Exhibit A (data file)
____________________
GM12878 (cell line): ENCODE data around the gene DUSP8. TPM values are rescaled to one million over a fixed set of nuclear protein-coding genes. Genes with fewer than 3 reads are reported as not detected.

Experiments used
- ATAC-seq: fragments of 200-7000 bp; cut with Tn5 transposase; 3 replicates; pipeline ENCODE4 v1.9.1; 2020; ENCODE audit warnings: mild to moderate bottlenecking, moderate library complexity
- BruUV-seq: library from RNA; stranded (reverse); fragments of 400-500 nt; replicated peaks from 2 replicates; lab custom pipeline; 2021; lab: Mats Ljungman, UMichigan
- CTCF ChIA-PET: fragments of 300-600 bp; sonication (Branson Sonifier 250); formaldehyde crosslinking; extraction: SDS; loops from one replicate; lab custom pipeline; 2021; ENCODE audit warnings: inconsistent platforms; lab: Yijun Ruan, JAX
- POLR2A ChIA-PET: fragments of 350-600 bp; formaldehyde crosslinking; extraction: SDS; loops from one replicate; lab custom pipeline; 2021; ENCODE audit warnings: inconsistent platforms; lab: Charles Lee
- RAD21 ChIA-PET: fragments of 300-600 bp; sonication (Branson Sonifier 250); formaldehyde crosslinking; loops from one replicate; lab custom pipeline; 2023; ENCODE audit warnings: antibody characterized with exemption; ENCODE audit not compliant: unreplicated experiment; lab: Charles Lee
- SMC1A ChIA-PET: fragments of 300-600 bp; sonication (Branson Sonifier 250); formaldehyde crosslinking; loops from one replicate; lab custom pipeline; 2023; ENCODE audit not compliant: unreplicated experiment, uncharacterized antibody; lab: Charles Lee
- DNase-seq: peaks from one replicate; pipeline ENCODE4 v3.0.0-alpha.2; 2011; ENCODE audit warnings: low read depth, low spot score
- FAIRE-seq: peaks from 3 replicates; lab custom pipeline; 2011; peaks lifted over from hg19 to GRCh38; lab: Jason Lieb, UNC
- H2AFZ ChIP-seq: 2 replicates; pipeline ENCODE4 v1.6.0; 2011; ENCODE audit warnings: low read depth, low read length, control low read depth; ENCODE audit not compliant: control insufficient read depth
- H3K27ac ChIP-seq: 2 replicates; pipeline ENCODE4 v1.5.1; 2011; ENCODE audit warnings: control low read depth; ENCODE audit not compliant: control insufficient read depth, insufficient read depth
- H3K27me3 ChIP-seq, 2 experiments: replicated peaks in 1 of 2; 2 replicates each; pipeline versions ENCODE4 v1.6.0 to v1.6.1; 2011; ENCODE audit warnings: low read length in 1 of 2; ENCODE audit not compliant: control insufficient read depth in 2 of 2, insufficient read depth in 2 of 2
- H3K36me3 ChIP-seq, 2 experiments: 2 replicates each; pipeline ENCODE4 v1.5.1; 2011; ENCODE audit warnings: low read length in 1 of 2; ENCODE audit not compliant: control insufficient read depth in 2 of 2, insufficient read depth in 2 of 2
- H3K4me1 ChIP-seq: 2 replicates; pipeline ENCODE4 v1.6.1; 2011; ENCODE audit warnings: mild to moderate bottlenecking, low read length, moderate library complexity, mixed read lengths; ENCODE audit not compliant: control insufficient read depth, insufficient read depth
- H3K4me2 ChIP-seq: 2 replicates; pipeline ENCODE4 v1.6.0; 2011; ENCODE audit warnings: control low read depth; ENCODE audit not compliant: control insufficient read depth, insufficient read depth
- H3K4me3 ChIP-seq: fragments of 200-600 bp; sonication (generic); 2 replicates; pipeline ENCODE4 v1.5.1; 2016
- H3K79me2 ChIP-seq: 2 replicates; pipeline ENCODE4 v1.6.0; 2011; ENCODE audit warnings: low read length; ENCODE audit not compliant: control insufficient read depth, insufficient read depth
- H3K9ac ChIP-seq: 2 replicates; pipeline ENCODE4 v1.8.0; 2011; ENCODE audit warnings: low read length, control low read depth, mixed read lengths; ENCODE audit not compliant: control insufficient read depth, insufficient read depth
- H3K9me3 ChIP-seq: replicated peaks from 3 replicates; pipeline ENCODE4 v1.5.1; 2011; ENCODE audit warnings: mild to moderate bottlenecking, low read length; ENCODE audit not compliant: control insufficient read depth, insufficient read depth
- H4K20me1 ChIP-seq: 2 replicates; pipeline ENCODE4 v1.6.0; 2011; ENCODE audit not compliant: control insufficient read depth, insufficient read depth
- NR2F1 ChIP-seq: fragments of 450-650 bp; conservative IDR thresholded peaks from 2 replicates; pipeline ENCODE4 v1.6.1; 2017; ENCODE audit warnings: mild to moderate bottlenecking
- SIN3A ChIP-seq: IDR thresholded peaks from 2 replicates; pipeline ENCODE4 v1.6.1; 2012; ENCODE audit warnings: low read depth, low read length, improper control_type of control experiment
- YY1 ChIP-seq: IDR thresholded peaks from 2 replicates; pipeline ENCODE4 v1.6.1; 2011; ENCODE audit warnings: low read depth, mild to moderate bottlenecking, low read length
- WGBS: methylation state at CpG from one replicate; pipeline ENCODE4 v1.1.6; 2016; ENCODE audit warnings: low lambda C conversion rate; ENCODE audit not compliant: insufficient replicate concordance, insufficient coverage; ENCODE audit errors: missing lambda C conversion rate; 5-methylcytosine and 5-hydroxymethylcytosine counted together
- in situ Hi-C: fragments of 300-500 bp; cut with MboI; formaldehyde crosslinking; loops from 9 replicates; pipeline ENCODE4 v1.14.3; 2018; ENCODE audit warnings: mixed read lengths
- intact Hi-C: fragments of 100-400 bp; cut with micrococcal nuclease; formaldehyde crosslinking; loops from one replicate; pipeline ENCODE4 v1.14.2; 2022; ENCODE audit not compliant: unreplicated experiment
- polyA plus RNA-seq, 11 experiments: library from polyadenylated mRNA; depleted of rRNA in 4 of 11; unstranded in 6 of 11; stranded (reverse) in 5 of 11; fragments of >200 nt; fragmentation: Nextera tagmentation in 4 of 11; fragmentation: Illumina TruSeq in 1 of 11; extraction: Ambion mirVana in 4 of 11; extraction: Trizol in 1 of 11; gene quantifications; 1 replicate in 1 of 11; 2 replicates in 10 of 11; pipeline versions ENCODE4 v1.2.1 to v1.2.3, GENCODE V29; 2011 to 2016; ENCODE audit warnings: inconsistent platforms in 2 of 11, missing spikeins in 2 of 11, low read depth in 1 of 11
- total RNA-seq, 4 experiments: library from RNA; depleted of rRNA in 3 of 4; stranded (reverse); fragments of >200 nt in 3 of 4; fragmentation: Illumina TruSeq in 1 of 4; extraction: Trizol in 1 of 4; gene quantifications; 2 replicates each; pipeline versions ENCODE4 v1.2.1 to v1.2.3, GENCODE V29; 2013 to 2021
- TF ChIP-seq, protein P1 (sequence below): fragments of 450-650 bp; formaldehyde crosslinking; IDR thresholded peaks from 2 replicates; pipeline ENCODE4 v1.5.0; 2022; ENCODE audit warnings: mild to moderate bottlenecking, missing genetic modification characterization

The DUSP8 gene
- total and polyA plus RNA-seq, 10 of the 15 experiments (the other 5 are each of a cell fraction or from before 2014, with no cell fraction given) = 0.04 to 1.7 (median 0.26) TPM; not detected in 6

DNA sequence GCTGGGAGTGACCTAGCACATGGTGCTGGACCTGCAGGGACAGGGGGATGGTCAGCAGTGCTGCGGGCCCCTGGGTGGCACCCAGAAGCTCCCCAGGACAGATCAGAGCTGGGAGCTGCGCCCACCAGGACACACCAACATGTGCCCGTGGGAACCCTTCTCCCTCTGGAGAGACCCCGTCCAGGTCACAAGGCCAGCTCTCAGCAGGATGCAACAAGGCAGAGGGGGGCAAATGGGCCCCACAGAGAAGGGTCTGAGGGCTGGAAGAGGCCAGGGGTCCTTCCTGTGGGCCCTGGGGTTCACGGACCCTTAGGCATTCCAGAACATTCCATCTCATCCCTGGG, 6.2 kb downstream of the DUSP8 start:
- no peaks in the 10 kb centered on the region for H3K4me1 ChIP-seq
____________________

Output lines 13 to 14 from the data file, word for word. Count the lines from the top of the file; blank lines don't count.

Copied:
- H3K27me3 ChIP-seq, 2 experiments: replicated peaks in 1 of 2; 2 replicates each; pipeline versions ENCODE4 v1.6.0 to v1.6.1; 2011; ENCODE audit warnings: low read length in 1 of 2; ENCODE audit not compliant: control insufficient read depth in 2 of 2, insufficient read depth in 2 of 2
- H3K36me3 ChIP-seq, 2 experiments: 2 replicates each; pipeline ENCODE4 v1.5.1; 2011; ENCODE audit warnings: low read length in 1 of 2; ENCODE audit not compliant: control insufficient read depth in 2 of 2, insufficient read depth in 2 of 2